So this was it. I would never see him on the street, or in a bar, or on a subway track. He would never catch me sitting in the park with the sun in my hair and wonder, just for a moment, if he had made the right choice. A drawn out chapter could finally come to a close. I couldn’t decide how to feel about it. Bitter? Angry? Devastated?
“Remember when we tried to throw a party here?” He says sheepishly. And just like that, whatever I was feeling melts into a fit of laughter.
“That was so doomed.” I bury my face in my hands, trying to hide the heat rising in my cheeks.
“How did we think we were going to fit 50 people in here?” I throw my head back laughing and his shoulders shake from across the room. His studio was as small as it gets. There wasn’t room for an intimate gathering, never mind an entire party. But he had been throwing it just for me- I’d told him offhandedly that I’d always regretted not attending a proper rager in college and he told me we’d just have to have our own. The thought is so perfect, so pure, that I stand back up. This is how I wanted to leave: with a smile.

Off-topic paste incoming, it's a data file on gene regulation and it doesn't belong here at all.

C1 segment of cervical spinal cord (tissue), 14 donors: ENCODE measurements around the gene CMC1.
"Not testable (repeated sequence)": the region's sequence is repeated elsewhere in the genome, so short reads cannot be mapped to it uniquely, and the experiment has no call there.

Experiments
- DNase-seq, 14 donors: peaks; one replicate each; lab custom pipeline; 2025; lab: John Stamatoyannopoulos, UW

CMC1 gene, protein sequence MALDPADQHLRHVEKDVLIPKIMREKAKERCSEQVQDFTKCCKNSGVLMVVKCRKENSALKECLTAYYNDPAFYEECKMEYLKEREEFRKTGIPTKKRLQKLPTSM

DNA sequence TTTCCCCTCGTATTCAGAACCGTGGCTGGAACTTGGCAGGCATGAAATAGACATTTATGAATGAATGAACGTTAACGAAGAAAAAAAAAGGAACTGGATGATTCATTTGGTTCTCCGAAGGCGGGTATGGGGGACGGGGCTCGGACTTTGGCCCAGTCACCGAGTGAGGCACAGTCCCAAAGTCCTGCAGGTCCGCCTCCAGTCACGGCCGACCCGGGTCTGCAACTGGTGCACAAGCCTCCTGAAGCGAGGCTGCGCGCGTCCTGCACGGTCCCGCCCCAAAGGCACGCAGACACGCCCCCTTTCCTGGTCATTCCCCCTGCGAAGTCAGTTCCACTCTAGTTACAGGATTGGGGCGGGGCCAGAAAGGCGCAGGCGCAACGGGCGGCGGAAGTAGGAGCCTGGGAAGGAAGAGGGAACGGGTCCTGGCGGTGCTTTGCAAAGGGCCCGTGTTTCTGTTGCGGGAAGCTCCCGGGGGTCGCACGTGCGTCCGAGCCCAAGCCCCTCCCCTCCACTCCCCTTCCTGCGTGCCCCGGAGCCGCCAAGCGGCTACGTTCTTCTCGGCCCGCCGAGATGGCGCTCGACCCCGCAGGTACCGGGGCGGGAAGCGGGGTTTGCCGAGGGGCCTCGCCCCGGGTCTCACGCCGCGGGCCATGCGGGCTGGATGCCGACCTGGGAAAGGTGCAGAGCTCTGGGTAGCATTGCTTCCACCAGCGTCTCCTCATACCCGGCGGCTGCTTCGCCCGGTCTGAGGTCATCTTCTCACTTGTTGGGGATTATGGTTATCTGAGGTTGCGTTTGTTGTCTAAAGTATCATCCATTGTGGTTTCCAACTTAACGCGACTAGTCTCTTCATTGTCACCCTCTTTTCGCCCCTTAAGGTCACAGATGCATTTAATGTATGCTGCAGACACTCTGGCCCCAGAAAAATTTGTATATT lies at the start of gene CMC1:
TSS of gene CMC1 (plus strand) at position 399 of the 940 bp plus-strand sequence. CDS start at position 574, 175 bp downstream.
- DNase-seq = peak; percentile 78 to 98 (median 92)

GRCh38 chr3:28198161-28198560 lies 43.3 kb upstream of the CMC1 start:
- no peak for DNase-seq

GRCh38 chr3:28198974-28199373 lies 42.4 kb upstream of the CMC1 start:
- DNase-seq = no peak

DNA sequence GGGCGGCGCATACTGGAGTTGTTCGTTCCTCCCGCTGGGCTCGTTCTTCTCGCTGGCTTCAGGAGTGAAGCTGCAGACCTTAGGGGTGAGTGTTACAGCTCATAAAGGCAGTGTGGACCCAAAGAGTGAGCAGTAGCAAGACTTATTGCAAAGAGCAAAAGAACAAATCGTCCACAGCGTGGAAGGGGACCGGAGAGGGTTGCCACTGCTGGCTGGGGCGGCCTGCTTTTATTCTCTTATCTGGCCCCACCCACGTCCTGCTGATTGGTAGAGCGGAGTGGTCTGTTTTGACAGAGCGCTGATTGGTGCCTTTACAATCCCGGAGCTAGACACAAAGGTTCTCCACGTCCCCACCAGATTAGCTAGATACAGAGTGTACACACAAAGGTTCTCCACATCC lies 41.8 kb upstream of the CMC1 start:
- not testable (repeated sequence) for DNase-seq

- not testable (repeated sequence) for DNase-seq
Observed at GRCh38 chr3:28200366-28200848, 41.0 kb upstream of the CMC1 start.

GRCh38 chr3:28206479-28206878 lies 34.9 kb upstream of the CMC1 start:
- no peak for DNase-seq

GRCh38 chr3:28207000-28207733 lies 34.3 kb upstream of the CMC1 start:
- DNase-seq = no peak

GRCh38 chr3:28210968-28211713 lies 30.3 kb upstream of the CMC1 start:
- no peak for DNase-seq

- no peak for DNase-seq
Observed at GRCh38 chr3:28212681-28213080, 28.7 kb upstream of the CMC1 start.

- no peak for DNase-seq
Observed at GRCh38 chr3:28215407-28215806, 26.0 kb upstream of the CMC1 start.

“I’ll get out of your hair. Let you mourn the death of your first New York apartment by yourself.” I hesitate for a second, wishing he would say one last thing worth holding on to. That me being here to say goodbye to this place felt right, or that he was glad he got to see me one last time before he went, or that he had missed me.
“Come on, I’ll find you a cab.”
And there it was. Another opportunity wasted. For the first time tonight, I remember why I hadn’t come here earlier to try and fix things. It didn’t matter how vulnerable, how open I was with him. I could expose myself completely, rip my heart out and hand it to him and he still wouldn’t be able to reciprocate. He couldn’t admit that he missed me the same way he had never been able to say I love you, too.